Eight of the remaining ten paragraphs address fisheries. I have to share an anecdote about the original Rio conference, officially titled the UN Conference on Environment and Development (UNCED). A group of us, all ‘specialist officials’, prepared text that subsequently went to the Member State representatives at ‘Prep Coms’ … and usually came back in shreds. We wrote some carefully worded but bold stuff on the need for more concerted regulation of fisheries, given that most stocks would soon (in 1992) be exploited beyond sustainable limits. ‘If this is a conference about development and there is nothing to develop, fisheries should be removed from the document’ we were told. We wrangled a watered down version back into the text eventually but this gives you some insight as to what negotiators are up against. Don’t shoot the messengers.

Back to the present. There is a strong commitment to meet the 2002 Johannesburg target to achieve Maximum Sustainable Yield (MSY) by 2015. This is a very strong statement that reflects the need for stock restoration, science-based management plans, ecosystem protection, reducing effort where needed and managing discards. Great stuff, but can it be achieved, given the target in the EU’s Marine Strategy Framework Directive to achieve MSY by 2020 and that lack of effective governance frameworks in many regions of the world? The next two paragraphs, on responsible fishing and IUU fishing (Illegal, Unreported and Unregulated) get closer to the heart of the problem; existing agreements aren’t being implemented properly and governance systems are too weak to do more than merely recommend.

This problem is addressed to some extent by the measures in the subsequent two paragraphs. Firstly, the 2009 FAO Agreement on Port State Measures should keep tabs on vessel movements and the source of their catch. Some 14 countries had ratified it or were close to doing so by February this year but it will require 11 more to enter into force. International legal agreements move very very slowly but this one is worth pursuing. Secondly, there is a clearly expressed need to improve the transparency and accountability of regional fisheries management organisations, some of which have been, at best, passive observers of the pillage of their ecosystems. Performance reviews are being implemented but nobody really has the power to insist that the recommendations in the reviews are adopted.

There is a general consensus amongst fisheries scientists that harmful subsidies are helping to drive overcapacity and the unsustainable exploitation of stocks. Paragraph 173, addressing this issue is the longest in the oceans section and gives me the mental image of a cat crossing a muddy bog. It refers back to the World Trade Association Doha Development Agenda, badly stalled since 2002 and the need to treat developed, developing and least developed countries differently and transparently. This is hugely contentious and may take years to resolve … but don’t tell the fish. Two further paragraphs deal with the complex issue of equity and equal opportunities for least developed and small island states and the access rights to fish stocks, markets and conservation measures by small scale fisherfolk. This is another minefield expressed with political correctness but with an unclear agenda. This doesn’t need weasel words, it needs a clear set of actions such as poverty reduction strategies, concessions by developed countries that are buying (or corruptly negotiating) third party access rights to the waters of developing countries, and help to develop fit for purpose local management schemes.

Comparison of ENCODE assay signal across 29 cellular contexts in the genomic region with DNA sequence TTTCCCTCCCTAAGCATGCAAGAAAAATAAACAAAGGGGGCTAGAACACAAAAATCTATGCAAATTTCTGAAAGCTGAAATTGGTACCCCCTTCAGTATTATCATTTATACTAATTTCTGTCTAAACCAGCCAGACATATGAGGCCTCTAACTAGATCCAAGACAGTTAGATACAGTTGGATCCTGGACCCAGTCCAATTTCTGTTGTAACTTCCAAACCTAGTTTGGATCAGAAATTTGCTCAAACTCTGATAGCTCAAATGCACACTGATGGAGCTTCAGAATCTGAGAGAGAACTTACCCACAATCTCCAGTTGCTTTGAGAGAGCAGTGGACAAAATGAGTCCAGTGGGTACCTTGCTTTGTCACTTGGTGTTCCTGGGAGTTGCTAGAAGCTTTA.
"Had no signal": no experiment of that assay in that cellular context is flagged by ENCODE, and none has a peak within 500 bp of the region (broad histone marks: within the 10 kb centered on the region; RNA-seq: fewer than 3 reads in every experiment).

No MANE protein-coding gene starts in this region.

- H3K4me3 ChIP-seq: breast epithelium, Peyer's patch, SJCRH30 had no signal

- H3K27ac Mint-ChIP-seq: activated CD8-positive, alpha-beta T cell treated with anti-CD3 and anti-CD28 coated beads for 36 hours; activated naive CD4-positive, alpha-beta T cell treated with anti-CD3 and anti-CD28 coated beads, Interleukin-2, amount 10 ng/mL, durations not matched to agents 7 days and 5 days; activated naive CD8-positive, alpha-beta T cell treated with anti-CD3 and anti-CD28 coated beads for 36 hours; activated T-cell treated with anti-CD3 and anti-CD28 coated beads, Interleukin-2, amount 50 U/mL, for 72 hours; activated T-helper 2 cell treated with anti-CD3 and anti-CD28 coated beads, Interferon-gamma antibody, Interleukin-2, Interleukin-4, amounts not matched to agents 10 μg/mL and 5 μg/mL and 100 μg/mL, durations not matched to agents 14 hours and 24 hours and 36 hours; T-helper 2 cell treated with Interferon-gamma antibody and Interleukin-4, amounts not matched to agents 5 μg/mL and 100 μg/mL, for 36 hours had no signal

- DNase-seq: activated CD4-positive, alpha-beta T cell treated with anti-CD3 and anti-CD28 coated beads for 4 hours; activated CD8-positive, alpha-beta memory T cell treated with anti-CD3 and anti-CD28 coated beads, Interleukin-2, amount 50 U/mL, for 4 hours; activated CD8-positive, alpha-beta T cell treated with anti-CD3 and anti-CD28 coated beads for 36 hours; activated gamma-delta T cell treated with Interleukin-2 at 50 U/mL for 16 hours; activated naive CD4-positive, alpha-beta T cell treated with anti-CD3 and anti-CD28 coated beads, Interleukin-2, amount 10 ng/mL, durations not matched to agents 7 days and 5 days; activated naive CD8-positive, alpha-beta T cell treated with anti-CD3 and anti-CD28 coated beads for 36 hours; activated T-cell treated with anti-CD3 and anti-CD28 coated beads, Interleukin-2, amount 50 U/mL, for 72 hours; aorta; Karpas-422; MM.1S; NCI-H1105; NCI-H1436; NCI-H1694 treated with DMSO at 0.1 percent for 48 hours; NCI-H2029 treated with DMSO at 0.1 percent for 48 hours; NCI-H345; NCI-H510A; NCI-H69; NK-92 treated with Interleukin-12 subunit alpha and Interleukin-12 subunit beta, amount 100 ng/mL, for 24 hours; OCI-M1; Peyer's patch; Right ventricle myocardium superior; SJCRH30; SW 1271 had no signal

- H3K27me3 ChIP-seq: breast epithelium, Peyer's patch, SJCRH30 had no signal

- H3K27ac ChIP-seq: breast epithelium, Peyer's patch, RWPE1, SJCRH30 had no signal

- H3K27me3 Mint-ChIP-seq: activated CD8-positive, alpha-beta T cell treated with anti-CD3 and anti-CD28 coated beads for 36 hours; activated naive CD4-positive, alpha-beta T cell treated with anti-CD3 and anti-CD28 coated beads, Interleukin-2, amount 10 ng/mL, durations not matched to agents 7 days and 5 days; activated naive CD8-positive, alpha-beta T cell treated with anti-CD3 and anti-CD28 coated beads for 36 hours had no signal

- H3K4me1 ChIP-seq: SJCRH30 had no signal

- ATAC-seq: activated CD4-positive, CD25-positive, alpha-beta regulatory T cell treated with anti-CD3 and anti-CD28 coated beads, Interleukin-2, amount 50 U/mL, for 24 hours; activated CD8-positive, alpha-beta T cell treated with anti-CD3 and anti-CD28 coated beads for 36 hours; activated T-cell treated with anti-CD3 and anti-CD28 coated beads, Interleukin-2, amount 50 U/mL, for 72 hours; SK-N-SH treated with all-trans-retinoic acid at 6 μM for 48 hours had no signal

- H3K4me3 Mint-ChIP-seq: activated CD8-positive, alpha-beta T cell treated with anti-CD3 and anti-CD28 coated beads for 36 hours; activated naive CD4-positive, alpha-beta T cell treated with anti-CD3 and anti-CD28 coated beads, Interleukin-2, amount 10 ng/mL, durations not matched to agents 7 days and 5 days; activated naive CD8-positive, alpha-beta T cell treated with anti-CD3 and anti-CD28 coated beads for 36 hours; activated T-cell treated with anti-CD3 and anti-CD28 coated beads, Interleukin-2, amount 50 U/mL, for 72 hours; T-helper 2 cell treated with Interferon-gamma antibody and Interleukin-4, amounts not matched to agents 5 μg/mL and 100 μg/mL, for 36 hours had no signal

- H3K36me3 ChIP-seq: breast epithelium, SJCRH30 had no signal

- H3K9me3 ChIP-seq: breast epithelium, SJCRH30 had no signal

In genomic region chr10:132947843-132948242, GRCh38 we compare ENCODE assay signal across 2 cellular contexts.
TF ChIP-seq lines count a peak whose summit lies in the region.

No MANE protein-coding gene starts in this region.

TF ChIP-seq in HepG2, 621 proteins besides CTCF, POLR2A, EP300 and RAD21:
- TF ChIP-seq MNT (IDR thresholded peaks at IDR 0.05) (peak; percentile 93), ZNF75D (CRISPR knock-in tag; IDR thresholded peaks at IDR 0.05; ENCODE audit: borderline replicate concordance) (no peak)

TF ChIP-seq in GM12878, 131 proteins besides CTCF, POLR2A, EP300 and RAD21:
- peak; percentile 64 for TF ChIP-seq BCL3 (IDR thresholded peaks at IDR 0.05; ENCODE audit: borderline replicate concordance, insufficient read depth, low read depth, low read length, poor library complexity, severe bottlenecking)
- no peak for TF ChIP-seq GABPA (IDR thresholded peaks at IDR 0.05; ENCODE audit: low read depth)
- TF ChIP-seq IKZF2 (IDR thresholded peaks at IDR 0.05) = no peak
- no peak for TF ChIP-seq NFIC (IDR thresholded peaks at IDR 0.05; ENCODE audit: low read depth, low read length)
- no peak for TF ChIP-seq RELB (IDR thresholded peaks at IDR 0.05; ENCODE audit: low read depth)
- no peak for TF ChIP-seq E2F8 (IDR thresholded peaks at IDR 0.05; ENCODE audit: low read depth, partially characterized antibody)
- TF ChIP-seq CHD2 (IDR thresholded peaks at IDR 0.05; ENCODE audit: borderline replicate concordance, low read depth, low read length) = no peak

Oh dear; I’m getting a headache and there are still two paragraphs to comment on! The first is a nicely written but toothless statement about coral reef and mangrove systems and the second is on marine protected areas. This is the sting in the tail; full reverse throttle from the 2002 Johannesburg Declaration where some observers claimed that the Oceans were the only beneficiaries from another failed process. Jo’burg set a target of 2012 for a globally coherent network of marine protected areas. Hello, wake up world, we’ve arrived! But no network. No problem, we’ve moved the date to 2020 so everyone should be happy now (and some can go back to sleep).

Are you getting the feeling that I’m ever so slightly depressed about all of this? Fortunately it is mixed with a measure of anger because cynicism would tell me it’s time to quit and hide in a cave somewhere. As it happens, the oceans and seas fared ever so slightly better than other areas. The sad thing though is that we have not come to grips with the fact that our global governance mechanisms are woefully inadequate and unable to keep up with the pace of change, let alone to be proactive and take control of our future. That is the real and important lesson from Rio. It is shocking to think that the combined wit of six billion people can only come up with 19 paragraphs of caveated reaffirmations on our future seas with some words of hope but few lines of responsibility and hardly any milestones. Surely we can do better than this?